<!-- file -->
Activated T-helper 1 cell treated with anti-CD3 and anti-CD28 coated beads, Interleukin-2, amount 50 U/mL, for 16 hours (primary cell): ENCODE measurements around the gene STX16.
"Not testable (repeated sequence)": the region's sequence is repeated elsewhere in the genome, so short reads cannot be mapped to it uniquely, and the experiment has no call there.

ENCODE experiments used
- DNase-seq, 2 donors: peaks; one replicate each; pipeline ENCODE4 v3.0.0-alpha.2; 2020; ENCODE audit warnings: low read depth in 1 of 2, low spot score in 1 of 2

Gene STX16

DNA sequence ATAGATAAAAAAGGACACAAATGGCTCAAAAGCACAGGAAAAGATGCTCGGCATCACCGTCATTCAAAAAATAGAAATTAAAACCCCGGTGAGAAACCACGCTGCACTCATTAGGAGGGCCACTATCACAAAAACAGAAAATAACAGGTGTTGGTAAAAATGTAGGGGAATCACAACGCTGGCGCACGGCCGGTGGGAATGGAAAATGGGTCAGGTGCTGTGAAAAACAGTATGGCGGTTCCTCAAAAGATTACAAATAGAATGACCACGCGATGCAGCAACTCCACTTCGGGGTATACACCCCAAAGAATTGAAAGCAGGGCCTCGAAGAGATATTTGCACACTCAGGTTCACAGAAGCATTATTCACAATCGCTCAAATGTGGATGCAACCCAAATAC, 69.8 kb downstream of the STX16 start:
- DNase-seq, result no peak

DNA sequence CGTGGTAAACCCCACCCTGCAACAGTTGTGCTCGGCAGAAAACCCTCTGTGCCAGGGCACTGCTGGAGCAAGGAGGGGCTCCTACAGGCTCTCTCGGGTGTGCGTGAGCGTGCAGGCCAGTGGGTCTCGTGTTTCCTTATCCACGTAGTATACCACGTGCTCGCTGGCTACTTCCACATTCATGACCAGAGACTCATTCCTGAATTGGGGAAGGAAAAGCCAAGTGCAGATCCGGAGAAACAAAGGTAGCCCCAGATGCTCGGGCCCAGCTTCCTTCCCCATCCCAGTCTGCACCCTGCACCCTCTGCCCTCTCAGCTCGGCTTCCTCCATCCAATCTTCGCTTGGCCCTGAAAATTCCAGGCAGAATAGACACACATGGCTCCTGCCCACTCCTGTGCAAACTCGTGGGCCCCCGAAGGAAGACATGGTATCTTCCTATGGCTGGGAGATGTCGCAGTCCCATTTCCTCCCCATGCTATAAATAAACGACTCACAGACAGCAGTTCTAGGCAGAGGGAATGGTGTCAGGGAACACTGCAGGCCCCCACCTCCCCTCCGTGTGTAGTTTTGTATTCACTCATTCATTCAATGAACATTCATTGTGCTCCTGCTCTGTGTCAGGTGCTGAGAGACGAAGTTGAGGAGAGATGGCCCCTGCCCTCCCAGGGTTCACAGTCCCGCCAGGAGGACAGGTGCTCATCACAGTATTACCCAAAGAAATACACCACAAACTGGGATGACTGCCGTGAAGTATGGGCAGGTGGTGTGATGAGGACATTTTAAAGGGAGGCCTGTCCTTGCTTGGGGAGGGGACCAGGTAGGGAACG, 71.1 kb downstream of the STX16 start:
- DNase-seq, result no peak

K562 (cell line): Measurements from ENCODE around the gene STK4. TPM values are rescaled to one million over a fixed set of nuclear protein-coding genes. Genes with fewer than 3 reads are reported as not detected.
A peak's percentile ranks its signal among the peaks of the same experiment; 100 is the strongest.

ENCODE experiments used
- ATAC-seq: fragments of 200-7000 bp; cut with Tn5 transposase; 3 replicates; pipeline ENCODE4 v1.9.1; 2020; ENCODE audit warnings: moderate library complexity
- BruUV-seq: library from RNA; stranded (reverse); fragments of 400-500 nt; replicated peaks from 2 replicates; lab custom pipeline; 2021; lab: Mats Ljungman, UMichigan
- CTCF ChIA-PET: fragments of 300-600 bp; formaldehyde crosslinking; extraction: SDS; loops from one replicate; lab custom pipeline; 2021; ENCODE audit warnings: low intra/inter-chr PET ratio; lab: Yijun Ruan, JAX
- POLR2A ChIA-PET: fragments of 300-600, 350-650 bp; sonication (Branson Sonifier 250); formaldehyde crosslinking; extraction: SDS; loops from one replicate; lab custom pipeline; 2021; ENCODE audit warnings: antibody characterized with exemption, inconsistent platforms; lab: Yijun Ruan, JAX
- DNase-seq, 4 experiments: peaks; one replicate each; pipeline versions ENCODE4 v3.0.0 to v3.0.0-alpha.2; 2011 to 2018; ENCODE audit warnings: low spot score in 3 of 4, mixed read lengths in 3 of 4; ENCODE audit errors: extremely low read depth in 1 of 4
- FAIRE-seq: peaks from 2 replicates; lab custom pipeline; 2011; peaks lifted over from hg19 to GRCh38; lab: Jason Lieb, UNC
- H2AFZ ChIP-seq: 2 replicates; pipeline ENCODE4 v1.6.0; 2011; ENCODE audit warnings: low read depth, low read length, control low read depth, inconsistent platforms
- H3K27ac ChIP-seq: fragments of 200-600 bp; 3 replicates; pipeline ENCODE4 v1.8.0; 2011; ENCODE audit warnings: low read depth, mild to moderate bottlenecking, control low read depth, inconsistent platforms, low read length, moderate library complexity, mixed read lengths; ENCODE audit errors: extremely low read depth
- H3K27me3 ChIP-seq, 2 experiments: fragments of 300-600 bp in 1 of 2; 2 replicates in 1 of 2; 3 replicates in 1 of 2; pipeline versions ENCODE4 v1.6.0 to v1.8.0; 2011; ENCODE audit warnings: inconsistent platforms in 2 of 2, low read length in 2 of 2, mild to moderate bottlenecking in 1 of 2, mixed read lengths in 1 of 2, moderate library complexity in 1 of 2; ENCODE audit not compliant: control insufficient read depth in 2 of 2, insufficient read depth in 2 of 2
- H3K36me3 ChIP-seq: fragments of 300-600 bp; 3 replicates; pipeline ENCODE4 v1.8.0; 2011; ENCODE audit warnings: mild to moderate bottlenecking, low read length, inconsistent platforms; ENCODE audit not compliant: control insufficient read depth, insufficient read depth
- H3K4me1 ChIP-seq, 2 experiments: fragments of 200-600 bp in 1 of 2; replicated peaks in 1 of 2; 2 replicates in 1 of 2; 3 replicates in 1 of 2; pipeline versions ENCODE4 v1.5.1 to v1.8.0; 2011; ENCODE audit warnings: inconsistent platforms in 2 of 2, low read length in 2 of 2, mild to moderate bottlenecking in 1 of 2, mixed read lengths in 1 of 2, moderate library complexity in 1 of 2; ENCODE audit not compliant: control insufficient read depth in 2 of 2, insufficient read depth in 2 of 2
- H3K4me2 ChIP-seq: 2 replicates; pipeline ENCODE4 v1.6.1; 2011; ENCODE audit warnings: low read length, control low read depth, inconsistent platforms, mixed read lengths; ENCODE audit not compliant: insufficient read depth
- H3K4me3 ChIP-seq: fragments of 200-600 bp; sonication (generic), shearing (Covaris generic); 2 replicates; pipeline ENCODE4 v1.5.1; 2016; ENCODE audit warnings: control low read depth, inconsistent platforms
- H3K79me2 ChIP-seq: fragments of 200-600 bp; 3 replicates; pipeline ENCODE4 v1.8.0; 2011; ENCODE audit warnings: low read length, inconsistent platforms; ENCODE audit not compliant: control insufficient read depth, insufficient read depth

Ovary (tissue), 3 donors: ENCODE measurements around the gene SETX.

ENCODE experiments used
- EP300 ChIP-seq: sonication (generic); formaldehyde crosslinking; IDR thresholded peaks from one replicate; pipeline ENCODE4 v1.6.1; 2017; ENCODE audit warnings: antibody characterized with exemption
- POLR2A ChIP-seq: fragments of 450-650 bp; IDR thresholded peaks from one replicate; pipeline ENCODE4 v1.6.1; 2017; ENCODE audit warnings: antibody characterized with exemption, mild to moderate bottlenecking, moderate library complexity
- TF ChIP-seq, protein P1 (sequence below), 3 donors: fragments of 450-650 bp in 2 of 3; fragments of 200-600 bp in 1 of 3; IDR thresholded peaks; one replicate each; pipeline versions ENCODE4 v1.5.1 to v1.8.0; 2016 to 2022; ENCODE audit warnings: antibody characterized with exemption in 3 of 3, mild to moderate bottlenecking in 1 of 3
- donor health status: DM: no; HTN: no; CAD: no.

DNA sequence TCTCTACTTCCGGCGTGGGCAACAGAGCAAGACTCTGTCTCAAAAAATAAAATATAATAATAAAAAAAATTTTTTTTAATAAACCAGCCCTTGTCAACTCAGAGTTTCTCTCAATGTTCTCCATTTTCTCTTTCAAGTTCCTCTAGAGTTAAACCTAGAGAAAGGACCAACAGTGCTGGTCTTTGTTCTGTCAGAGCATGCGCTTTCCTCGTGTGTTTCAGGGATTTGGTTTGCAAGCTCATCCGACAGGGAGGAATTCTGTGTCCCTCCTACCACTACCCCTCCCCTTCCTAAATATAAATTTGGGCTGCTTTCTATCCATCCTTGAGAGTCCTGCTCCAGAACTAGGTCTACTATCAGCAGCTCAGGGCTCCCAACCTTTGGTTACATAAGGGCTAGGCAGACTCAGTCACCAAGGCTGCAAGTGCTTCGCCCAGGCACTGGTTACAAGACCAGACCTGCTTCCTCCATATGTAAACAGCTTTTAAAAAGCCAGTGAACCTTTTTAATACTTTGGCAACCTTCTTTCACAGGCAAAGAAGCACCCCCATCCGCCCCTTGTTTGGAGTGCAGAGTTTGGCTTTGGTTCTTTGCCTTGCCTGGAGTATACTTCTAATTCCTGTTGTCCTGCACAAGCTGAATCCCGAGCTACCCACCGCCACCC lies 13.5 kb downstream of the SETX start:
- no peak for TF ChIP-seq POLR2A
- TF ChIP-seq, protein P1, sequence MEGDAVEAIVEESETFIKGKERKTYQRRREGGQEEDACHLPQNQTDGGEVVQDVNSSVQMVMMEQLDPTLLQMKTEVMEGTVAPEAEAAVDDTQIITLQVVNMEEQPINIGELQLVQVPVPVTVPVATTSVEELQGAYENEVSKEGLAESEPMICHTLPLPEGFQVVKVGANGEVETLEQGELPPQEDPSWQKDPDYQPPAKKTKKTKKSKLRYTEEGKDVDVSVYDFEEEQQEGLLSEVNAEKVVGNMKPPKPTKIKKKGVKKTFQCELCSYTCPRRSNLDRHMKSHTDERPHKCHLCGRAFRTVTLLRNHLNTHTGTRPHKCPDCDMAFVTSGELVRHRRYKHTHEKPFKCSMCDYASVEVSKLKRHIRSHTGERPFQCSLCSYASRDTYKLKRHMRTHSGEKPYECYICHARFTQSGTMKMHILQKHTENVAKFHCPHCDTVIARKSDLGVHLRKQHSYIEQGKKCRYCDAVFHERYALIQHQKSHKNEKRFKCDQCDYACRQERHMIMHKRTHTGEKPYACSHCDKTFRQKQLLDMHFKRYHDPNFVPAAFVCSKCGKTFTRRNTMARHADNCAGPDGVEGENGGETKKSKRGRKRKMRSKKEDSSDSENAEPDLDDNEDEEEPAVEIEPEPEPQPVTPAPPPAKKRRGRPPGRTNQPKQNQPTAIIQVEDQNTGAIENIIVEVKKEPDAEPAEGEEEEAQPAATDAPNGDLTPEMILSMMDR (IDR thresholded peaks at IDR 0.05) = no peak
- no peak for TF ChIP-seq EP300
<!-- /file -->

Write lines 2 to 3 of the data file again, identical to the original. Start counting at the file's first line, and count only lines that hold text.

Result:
"Not testable (repeated sequence)": the region's sequence is repeated elsewhere in the genome, so short reads cannot be mapped to it uniquely, and the experiment has no call there.

ENCODE experiments used